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Peter Frampton Celebrates the 35th Anniversary of Frampton Comes Alive!

March 13, 2013
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For a man who is extremely uncomfortable with the idea of being mummified by his past, Peter Frampton isn’t afraid to expend massive amounts of creative and personal time to honor it. To celebrate the 35th anniversary of perhaps the most influential rock concert album of all time—Frampton Comes Alive!— Frampton committed to a 2011-2012 tour, and then got right to work on a DVD and three-CD package. The result is FCA! 35, which not only “recreates” the 62-year-old guitarist’s most popular album, but also includes a career retrospective of the stunning music he has made since Frampton Comes Alive! inspired guitarists—and transformed him into a superstar—way back in 1976.

So you really listened to 116 live-show recordings to pick the best tracks for the CD? I can’t even conceptualize how insane that is.

It was very difficult [laughs]. Actually, due to some technical problems and the like, I think we only got 111 performances recorded. I’m so glad we kept a logbook. After each show, every band member would rate the gig. At the end of the tour, I went through the book and found there were 38 shows where we all said, “This show rocks.” So I started there. But still, 38 listens to “Do You Feel” is a lot of work.

Stage adrenalin is tricky, though. how accurate were the band members’ feelings? if they said a show rocked, did it actually rock?

Very good question. I would say that half of them were true [laughs]. Probably less than ten were really special shows.

then, you have the DVD, which presents performances from two nights—one at the beacon theater in New York, and the other at the Pabst theater in Milwaukee. Ah, even more decisions …

Yes. The DVD is my personal favorites from those two nights. I’m very detail oriented and a perfectionist, so it was a bit restricting to be limited to just two shows out of 116 for the video content—especially as I wanted those versions to be the best ones of each song. But, in the end, I was thrilled that we got to do this, and I probably won’t ever do it again [laughs].

Was it at all daunting to revisit—35 years later— what has become a classic and seminal live show?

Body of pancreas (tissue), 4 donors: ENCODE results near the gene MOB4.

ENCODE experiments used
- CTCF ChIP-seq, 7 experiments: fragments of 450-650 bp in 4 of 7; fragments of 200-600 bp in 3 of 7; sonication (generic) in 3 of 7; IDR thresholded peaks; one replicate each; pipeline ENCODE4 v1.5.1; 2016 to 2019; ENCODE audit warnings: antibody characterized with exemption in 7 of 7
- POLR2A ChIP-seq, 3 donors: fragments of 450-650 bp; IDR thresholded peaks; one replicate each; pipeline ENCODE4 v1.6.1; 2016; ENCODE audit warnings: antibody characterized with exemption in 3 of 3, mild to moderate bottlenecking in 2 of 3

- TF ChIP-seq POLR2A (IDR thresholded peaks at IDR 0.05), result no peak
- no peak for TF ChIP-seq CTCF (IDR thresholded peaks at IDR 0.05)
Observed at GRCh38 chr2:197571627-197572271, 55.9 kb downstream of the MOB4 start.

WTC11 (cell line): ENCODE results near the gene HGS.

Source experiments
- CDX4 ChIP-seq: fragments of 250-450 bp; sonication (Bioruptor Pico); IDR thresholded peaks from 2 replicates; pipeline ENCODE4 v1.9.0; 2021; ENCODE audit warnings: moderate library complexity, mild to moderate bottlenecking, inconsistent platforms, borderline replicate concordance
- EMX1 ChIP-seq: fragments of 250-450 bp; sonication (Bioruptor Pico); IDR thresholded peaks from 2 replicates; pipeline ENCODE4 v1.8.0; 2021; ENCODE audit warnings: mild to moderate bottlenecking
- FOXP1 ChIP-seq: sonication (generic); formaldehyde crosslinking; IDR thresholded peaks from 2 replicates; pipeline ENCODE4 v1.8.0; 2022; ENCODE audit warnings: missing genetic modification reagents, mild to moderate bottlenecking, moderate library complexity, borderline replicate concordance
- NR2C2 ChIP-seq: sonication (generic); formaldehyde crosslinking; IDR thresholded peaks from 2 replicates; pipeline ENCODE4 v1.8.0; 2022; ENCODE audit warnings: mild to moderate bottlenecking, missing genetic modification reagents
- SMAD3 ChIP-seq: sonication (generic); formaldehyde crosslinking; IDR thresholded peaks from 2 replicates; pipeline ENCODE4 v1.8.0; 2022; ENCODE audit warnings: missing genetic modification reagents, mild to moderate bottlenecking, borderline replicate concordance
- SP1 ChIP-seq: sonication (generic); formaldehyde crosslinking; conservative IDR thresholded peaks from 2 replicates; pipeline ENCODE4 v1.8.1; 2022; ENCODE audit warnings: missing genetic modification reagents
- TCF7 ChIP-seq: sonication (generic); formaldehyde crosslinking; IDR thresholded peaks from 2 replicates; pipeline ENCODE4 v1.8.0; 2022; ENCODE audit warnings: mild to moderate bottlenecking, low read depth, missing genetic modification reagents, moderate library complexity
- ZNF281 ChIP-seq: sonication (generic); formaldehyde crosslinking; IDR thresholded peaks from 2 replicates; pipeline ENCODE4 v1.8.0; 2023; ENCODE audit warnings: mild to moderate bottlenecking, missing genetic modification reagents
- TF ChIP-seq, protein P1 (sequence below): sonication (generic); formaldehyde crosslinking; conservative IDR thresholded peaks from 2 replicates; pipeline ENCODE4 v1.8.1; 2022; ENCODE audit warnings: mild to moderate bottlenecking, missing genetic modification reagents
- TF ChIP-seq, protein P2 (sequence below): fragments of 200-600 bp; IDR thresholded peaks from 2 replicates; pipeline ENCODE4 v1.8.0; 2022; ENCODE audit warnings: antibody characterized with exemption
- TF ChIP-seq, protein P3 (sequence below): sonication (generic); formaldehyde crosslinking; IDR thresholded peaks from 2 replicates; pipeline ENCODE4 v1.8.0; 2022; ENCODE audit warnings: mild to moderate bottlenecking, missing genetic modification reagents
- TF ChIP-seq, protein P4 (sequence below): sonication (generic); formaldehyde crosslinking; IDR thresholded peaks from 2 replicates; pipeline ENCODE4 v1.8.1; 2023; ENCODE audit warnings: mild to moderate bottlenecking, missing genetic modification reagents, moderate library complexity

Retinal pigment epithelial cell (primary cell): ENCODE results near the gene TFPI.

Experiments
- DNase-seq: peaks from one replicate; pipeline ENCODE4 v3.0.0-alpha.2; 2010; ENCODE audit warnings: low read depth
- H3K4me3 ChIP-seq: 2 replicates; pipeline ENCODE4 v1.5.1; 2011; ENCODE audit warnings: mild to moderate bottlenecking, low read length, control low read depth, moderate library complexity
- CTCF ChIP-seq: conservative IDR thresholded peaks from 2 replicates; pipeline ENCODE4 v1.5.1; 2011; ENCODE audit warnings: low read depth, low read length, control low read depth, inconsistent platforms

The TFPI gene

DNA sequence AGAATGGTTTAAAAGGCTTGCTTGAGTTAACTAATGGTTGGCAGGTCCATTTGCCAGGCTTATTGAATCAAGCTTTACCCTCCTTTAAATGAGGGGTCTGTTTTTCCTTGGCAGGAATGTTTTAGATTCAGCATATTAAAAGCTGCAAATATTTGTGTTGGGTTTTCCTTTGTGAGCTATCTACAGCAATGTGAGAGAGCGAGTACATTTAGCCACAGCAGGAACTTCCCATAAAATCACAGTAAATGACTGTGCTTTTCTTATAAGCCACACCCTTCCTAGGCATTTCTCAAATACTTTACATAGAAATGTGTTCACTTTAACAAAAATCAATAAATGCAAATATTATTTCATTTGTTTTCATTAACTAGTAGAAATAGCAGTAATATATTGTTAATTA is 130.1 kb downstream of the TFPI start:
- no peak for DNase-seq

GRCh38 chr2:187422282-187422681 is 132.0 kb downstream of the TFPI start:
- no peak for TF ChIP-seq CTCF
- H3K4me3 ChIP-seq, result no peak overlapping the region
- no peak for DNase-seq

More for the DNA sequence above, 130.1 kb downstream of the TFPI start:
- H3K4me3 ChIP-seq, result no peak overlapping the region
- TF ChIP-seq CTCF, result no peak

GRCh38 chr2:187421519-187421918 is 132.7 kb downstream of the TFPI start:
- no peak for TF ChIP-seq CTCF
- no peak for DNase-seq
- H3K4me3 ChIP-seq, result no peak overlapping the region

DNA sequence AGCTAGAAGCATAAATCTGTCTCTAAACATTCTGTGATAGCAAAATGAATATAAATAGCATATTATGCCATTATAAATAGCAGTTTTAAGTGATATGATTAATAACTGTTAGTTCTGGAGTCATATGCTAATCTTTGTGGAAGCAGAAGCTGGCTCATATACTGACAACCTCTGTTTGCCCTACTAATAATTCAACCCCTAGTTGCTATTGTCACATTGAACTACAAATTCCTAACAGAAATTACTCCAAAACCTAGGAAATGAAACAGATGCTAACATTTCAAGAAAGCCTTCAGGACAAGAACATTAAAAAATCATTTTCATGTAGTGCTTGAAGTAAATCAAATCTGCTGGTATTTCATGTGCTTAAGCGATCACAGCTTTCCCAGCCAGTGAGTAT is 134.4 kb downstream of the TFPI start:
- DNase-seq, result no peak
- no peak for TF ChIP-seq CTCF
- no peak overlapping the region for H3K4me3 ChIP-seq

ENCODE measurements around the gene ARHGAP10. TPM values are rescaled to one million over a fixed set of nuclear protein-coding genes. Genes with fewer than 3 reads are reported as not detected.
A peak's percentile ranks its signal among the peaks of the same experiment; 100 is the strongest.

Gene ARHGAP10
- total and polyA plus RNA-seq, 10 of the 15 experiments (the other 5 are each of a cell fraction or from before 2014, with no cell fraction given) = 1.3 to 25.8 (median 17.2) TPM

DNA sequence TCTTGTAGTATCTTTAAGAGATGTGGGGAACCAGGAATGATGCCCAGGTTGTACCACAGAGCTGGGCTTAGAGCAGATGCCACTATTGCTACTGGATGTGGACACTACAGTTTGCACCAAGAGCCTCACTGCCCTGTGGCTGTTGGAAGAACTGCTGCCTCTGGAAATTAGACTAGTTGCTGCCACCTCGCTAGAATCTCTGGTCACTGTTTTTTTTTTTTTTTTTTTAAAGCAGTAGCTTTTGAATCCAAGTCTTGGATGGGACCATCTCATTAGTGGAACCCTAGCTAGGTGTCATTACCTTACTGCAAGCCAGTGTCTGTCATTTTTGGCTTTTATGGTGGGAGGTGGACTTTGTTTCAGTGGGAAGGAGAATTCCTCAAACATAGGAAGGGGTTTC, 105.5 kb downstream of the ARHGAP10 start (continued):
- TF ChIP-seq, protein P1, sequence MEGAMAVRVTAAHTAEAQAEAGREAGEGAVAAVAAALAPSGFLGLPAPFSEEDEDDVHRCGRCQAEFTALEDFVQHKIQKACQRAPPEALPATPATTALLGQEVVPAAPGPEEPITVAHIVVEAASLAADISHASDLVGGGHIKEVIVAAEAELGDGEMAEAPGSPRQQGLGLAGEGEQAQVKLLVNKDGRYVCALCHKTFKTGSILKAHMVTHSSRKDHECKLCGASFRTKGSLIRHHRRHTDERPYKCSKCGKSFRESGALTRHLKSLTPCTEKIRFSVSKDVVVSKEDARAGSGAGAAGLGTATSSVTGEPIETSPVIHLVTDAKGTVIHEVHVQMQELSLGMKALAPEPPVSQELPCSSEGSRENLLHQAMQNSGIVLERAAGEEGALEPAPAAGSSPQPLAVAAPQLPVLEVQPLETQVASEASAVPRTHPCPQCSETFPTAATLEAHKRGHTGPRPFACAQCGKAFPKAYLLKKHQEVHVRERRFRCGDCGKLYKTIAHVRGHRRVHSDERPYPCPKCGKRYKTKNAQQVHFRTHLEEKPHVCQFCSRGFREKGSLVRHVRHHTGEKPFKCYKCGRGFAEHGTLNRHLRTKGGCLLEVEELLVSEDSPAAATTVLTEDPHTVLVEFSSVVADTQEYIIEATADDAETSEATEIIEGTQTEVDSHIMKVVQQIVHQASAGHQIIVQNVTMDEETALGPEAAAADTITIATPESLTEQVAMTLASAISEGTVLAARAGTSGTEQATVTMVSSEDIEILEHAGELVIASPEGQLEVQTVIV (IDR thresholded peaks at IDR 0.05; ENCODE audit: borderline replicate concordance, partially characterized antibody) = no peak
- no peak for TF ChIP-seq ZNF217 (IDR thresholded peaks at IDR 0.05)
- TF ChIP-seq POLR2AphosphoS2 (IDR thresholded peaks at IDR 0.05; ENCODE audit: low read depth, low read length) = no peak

The thing is, we were recreating the 1975 set list— that’s all—not the original performances. “Do You Feel” from Winterland is frozen in time on Frampton Comes Alive!, but the performance that summer at Marin County Civic Center—two nights before the Winterland show— is a completely different version. My music has always lent itself to change. I’ve never tried to accurately recreate the recorded version of any of my songs when playing live. For FCA! 35, we paid homage to the original as best we could. Of course, there have been improvements in sound since 1975, as well, and it’s a different band—Stanley [Sheldon, bassist] and I are the only two original players—so when people might say the FCA! 35 versions sound different, yeah, well … [laughs]. I’m very pleased with the way it all sounds, though, and the band was tremendous.

Speaking of sound, did gear advancements make it easier or harder to recreate what you did in 1975?

I’m still using Marshalls and Les Pauls—so we’re still in the same family [laughs]. Back then, I also had an MXR Phase 90, a Binson echo unit, and a Leslie speaker. For the FCA! 35 tour, I kept the effects as much the same as possible. It just sounded wrong with anything else. I found a couple of original Phase 90s. But, you know, some vintage models are less intense and some are more intense, so I chose the one I liked the best. For my delay sounds, I used TC Electronic M3000s set to the same timings as the Binson: a quick slap for something like “Shine On,” and about a 400ms delay— which was the longest delay time you could get out of a Binson in those days— for “Lines on My Face” and many of the others. Then, I’m using my Framptone talking-guitar effect, which has the same drivers as my original Heil Talk Box. Actually, I think the sound aspect was easy. If I did too much with effects and all, it simply didn’t work.

Of course, you’re not a player who stays frozen in time …

I hate repeating myself. My motto is, “I’d like to be able to play something this morning that I couldn’t play last night.” So I’ll go somewhere and not know where I’m going. Do I make mistakes onstage? Yes, I do. But great ideas often come from mistakes.

It’s certainly a testament to your love of what you do to have spent so much time working on FCA! 35. A lot of artists would have left the production details to a producer or video director.

Oh no. I’m a control freak—you have to remember that first and foremost [ laughs].

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